What is it about human nature that cannot stand “outsiders”—even relative outsiders—getting in on “insider” stuff? Eldad and Medad were even on the list of the seventy elders chosen by Moses (First Reading). But they were absent when the elders gathered for the Lord's distribution of the prophetic spirit. When it was discovered that they had nonetheless received the prophetic spirit in absentia, Joshua flew into a jealous rage. “Moses, my lord, stop them!”
If Joshua is moved by an exclusive spirit, Moses is impelled by an inclusive one: “Would that all of the people of the Lord were prophets! Would that the Lord might bestow his spirit on them all!” Moses' question to Joshua is pointed: “Are you jealous for my sake?” Apparently the expected answer is No. It is a rhetorical question, confronting Joshua in a moment of selfish preoccupation with control over what he perceived as right order.
It is obvious why this reading is paired with the episode of the “strange exorcist” in Mark (Gospel). John, one of the three in an inner circle within the Twelve (an insider among insiders) is disturbed when they discover someone driving out demons in Jesus’ name even though he does not “follow” the Twelve. It is Joshua and Moses all over again. Like Moses, Jesus responds with an inclusive impulse, “Do not prevent him. … Whoever is not against us is for us.”
The possible parallels to these episodes are numerous. The question of attitudes toward Christians of other denominations comes to mind. For here are relative “outsiders,” that is, people who do not belong to our group, who are indeed often doing some powerful things in Jesus’ name. Jesus’ challenge in this regard is obvious enough.
But the Gospel reading does not stop there. Jesus’ teaching (or Mark's ordering of it) turns from the complaint to the complainer, the petulant Joshua or John within us all, as if to say, “If you want to practice some decisive exclusion, attend to yourself. Instead of cutting people out of the action, maybe you have some personal cutting to attend to.” Jesus communicates this idea in some famously stark images: “If your hand causes you to sin, cut it off. It is better for you to enter into life maimed than with two hands to go into Gehenna, into the unquenchable fire.”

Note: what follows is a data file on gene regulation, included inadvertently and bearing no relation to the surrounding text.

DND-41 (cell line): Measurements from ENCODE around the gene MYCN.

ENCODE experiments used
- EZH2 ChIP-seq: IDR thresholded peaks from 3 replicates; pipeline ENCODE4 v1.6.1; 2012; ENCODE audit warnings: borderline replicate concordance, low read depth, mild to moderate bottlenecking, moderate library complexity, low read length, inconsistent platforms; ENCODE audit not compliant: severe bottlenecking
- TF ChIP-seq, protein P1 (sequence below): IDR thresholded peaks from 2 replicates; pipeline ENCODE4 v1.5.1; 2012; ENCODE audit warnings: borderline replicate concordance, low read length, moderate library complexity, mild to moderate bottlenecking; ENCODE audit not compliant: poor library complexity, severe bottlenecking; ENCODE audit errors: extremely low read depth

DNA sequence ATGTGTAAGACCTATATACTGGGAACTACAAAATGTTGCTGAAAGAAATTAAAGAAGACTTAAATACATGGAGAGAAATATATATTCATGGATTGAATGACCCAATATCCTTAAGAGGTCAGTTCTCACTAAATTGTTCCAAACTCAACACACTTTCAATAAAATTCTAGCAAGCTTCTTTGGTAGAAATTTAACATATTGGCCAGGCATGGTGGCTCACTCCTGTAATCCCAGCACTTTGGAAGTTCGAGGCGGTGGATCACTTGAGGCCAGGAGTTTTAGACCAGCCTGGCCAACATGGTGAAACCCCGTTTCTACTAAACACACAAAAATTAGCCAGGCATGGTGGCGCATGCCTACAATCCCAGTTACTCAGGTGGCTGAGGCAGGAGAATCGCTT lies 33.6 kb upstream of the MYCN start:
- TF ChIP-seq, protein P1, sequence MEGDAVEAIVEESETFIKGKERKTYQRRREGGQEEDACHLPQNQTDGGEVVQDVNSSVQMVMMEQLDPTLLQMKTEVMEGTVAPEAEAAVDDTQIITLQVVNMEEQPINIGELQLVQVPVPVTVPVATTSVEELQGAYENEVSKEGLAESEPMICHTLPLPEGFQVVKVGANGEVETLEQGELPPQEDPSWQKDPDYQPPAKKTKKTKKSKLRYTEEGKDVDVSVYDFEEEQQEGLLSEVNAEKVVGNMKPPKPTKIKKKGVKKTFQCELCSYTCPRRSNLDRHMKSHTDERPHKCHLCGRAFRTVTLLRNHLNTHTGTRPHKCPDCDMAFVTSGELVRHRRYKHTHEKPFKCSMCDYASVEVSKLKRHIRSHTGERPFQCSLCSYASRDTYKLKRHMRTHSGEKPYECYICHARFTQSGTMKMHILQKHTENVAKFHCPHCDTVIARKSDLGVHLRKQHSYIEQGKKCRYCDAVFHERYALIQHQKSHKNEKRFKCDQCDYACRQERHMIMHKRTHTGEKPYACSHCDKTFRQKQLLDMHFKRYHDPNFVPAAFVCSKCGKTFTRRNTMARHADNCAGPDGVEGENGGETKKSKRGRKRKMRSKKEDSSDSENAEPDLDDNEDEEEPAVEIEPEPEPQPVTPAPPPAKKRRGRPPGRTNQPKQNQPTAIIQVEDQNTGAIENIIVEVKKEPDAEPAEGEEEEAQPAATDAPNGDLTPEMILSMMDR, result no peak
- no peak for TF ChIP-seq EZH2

We do not like the picture, but who could argue with the general principle? We act on it all this time in the world of health care. Better to amputate the gangrenous member than to mortally infect the whole body. Better to cut through the abdominal wall and repair the hernia than to risk infection from a strangulated intestine. Better to recall twenty-five million pounds of ground beef than to risk further sickness and possible death from E. coli bacteria.
But how does this principle apply to the life of discipleship? Is Jesus really advocating cutting off hand or foot or plucking out the eye? Nothing in his healing ministry suggests this. But there is a workable principle here: be decisive, even radical, in your choices, when it comes to your journey toward the reign of God.
For example, in the context of the Christian covenant, commitment to a spouse means you need to cut off any other sexual relationship. If alcohol is addictive for you, drop it entirely. If the television threatens to vitiate normal family communication, put it out of the living room. If the job compromises your conscience, and the boss will not hear of any changes of policy, maybe you need to quit.
If today's Gospel reading seems to join very diverse and disconnected sayings, they may come together like this: we are challenged to be inclusive with regard to people we perceive as encroaching “outsiders” (be brother to the other; sister to the visitor).
At the same time, we are encouraged to take some of our instinct for decisive exclusion and address it to aspects of our lives that may need that kind of radical surgery if our life with God is to be preserved and enhanced.